Common Roots: Ancient Evangelical Future Conference

Apologies for slavery unhelpful, Barbados bishop argues

“I am not sure what an apology would do at this stage,” said Bishop Rufus Brome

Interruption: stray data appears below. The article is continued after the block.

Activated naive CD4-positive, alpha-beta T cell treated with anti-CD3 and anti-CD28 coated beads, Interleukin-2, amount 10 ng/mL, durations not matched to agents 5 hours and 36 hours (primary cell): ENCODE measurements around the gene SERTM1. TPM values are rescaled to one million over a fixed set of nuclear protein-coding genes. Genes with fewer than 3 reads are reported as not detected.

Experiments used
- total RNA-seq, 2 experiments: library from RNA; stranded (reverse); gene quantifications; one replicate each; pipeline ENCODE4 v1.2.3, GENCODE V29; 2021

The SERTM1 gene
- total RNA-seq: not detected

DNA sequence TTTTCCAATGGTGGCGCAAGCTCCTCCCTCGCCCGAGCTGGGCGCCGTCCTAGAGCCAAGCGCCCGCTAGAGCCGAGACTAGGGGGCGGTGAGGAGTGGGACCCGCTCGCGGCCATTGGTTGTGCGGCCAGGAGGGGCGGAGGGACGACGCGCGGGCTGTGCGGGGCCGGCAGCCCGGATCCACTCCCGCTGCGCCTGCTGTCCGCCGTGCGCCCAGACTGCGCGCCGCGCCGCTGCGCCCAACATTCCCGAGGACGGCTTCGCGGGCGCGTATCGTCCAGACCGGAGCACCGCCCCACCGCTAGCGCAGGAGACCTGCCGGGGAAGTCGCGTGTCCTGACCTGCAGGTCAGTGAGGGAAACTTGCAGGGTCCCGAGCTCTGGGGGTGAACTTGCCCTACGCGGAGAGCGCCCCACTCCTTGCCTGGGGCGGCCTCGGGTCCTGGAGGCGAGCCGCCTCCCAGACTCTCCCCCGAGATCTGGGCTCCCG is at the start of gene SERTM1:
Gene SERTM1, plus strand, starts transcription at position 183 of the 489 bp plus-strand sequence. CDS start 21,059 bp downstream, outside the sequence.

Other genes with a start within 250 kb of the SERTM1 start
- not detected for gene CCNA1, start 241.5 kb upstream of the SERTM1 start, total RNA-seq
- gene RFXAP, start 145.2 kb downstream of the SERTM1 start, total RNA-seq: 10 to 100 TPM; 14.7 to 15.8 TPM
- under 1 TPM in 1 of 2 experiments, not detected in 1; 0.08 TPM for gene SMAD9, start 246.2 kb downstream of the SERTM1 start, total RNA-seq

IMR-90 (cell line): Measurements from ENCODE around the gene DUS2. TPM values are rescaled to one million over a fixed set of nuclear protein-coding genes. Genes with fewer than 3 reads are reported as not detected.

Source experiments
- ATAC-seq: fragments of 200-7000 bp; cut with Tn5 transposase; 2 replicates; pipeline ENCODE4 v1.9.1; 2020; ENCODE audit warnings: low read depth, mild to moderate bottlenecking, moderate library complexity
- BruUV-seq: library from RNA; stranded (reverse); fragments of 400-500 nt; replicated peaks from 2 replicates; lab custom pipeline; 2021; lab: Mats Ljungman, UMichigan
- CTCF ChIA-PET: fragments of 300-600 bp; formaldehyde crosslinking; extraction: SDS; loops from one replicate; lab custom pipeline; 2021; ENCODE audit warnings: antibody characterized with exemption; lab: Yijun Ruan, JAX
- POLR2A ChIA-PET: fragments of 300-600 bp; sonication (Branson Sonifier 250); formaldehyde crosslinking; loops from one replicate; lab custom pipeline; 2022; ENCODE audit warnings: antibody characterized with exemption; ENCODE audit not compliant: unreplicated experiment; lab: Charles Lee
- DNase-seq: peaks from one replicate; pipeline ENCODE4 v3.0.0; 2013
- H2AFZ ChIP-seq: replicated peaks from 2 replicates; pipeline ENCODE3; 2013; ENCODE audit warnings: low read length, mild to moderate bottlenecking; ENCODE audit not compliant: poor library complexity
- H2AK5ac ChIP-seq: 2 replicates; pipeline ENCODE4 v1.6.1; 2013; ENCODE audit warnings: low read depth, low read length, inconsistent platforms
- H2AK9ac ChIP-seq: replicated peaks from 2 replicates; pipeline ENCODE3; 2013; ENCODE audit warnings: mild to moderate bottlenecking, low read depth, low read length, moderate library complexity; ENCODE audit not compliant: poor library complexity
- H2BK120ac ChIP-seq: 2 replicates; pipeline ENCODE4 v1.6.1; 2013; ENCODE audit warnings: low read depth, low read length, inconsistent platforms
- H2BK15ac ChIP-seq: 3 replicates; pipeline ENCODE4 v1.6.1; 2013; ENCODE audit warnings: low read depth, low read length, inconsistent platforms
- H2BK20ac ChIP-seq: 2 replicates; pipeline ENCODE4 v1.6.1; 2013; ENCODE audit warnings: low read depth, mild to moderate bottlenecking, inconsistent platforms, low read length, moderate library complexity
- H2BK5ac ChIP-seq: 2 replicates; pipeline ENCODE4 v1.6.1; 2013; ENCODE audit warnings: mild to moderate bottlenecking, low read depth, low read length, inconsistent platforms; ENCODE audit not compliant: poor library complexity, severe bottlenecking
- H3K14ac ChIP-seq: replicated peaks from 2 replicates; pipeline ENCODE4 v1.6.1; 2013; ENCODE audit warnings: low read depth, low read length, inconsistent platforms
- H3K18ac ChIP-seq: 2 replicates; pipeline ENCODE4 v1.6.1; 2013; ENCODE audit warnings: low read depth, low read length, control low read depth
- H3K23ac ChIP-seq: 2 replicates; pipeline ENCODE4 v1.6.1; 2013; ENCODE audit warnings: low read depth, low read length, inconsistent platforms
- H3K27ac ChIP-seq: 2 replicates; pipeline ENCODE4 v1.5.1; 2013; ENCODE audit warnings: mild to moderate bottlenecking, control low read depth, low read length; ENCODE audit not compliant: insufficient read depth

The former Bishop of Barbados has questioned calls by government leaders that whites must apologize for the sins of slavery. “I am not sure what an apology would do at this stage,” the Rt. Rev. Rufus Brome told Barbados Today, adding that the demand made by Robert Bobby Morris, Barbados’ Ambassador to the Caribbean Community (CARICOM) served only to divide the nation. “There is a certain measure of integration in the life of the country . . . so I don’t have very strong feelings about whites having to apologize at this time,” he said, adding that “in my own dealings with people, there are some whites who are beginning to feel that they are being ostracized even within the church. There are some who think there is no room for me when it comes to ordination and that kind of thing. So even though we remember our past it doesn’t have to be that kind of thing.” The bishop added that while holding individuals hostage for the sins of the past would not help the nation, he did support calls for Britain to support the economic development of the Caribbean. “What we need to do in moving forward is to see that this country and whatever we have in this country is available to all and it is not enough to sing an anthem and to raise a flag and say, ‘oh yes, we are independent’. We have got to be able to share our resources and so on,” he said, adding: “Your colour or class does not define you . . . we need to be able to say that. The message of reparation is a powerful message but you have to begin with what Marcus Garvey said. You have to repair the damage of the mind,” Bishop Brome said.

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